In the above protocol, ’s questions to either prover does not depend on answers from any prover. This is what is commonly known as a non-adaptive verifier. We can therefore split the above verifier into a two-verifier version:


Protocol 1.2
( Simple MIP, Multi-Verifier )

Two provers , two verifiers . On input graph , and agree on a 3-coloring, and agree on an edge .

  1. asks for the colors of .

  2. asks for the colors of one of the nodes of .

Post execution, and confer with each other, and accept if and only if the colors of that edge from are not equal, and corroborates with ’s answer by replying with the same color.

This version of the protocol is naturally suited for relativistic implementation. However, it is not zero-knowledge because even if and agreed on a randomly selected 3-coloring each time, a dishonest verifier may sample a node which is not from . We can make a zero-knowledge, multi-verifier MIP with the help of the following commitment scheme, which is adapted from [3]:


Protocol 1.3
( Multi-Verifier Commitment )

Two provers , two verifiers . The provers share a random string , and the verifiers share a random string . Operations are over a finite field. wishes to commit .

  1. (Commit) sends the string . replies with .

  2. (Unveil) sends the string .

Post execution, the verifiers confer. They accept if and only if or .

Combining protocol 1.3 and the zero-knowledge protocol of [14] gives us a zero-knowledge, multi-verifier MIP.


Protocol 1.4
( ZKMIP, Multi-Verifier )

Two provers , two verifiers . On input graph , and agree on a randomly selected 3-coloring and strings , and agree on an edge and strings .

  1. commits the colouring of to using the , they pre-agreed.

  2. asks to unveil the colours of the edge .

Post execution, and confer with each other, and accept if and only if the commitment is valid, and the colors unveiled are not equal.

What makes this protocol zero-knowledge? In the commitment scheme (protocol 1.3), if has knowledge of , then it can break the commitment by unveiling either way (by sending or as needed). Following the precedents set by existing literature’s definition of zero-knowledge, the (single) simulator, interacting with both verifiers, learns . Therefore it can break the commitment and always unveil a color that will be accepted by the verifiers.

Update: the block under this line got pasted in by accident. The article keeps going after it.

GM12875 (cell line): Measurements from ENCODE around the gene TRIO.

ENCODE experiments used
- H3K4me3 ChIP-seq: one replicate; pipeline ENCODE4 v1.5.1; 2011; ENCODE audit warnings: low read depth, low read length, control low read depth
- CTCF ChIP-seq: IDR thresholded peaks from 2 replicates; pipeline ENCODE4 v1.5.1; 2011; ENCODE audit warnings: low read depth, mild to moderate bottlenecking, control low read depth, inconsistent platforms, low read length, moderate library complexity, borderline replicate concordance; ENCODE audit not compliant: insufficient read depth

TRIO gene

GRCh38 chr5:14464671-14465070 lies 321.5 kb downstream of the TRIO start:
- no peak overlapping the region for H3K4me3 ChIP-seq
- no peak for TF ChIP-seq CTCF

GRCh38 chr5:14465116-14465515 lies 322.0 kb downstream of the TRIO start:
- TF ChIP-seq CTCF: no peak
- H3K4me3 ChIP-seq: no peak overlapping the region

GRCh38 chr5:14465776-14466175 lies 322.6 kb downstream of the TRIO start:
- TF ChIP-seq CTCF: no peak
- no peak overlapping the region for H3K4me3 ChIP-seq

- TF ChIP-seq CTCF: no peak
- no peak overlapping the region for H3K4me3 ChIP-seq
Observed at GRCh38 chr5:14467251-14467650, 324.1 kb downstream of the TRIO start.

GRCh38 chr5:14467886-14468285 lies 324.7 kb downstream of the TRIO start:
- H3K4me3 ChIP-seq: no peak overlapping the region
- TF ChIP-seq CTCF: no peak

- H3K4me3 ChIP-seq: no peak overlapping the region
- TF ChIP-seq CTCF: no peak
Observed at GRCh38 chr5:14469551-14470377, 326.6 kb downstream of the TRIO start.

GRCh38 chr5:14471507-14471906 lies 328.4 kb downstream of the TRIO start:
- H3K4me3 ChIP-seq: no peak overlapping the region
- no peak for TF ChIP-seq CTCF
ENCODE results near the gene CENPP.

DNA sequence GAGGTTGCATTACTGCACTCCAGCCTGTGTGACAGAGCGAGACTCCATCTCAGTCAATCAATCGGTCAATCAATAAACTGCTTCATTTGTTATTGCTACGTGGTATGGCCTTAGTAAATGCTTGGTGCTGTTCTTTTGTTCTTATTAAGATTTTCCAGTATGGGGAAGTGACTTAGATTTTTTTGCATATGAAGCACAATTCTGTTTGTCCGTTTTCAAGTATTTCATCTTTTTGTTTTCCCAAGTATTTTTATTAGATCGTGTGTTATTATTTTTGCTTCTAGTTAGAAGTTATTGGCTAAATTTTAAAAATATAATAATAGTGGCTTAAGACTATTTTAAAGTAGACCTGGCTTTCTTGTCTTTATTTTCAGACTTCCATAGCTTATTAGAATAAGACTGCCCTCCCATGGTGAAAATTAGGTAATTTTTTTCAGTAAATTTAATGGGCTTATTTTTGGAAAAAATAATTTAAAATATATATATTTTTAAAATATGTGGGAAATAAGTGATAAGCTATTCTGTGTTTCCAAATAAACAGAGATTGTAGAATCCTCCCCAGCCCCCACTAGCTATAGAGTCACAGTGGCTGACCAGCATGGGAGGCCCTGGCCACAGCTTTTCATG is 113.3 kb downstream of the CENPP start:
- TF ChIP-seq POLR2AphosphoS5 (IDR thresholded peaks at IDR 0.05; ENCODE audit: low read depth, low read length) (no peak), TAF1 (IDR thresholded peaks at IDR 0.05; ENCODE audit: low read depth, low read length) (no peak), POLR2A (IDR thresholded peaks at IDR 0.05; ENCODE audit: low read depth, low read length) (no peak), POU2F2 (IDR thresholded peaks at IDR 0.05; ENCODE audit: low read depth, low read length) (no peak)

1.3 Simulator’s Advantage

As mentioned, the (single) simulator’s advantage is its ability to interact with both verifiers at once. This is equivalent to having a pair of simulators signaling and, as we will see, is actually a tremendous power. However, it turns out that simulators do not need to signal in order to break the above commitment (section 3); a weaker non-local distribution will do. What we wish is to construct a framework in which this “non-local advantage” of the simulators can be quantified. We do this in section 4.

To see how much overkill signaling is for the simulators, imagine that in the above protocol, the distinguisher were able to eavesdrop on the “conversation” between the (possibly malicious) verifiers and black boxes, inside of which are either real provers, or simulators. This is giving the distinguisher more power than simply reading a transcript; and yet, the (signaling) simulators can succeed not only in generating the transcript, but behave as if they were provers in real-time. If we consider existing zero-knowledge as “transcript-indistinguishable”, then we may consider this as “eavesdrop-indistinguishable”. We will leave these terms undefined (as intuition) as they are not the focus of this work.

1.4 Our Contributions

In this work, we propose a framework for writing MIPs which is naturally suited for implementation and analysis under relativistic assumptions. We discuss how this framework extends naturally to zero-knowledge protocols and quantifies the non-local advantage which simulators use in many ZKMIPs. We show that can be accepted by MIPs in this form, and discuss the relationship between simulators’ non-local advantage and soundness.

We exhibit a MIP for which, if is zero-knowledge, then cannot be sound; we introduce this as a tool for proving impossibility results of soundness against no-signalling provers but it could be used for for any non-locality class similarly.

2 Previous Work

The early work by Ben-Or, Goldwasser, Kilian and Wigderson asserting that from [3] and [9] use multi-round protocols and their (honest) verifiers are inherently signaling. This is precisely why we address the situation in this work. Proving soundness is quite subtle in this case because the provers could use the (signaling) verifier to break binding of the commitments. In particular, soundness will not be valid if the protocol is composed concurrently with other executions of itself or even used as a sub-routine. In recent conversations with Kilian [15], we have learned that controlling the impact of this signaling (via the verifier) has been a concern since the early days of MIPs. The protocols as they are might be sound but it is not fully proven anywhere in writing. However, it is also clear that no considerations had been given to the fact that general non-local correlations are possible via the verifier. If soundness rests on the binding property of a commitment scheme (such as those zero-knowledge proofs) and this binding property rests on the inability to achieve a certain non-local correlation then impossibility to achieve this correlation via the verifier must be demonstrated. It is not done or hinted in these papers.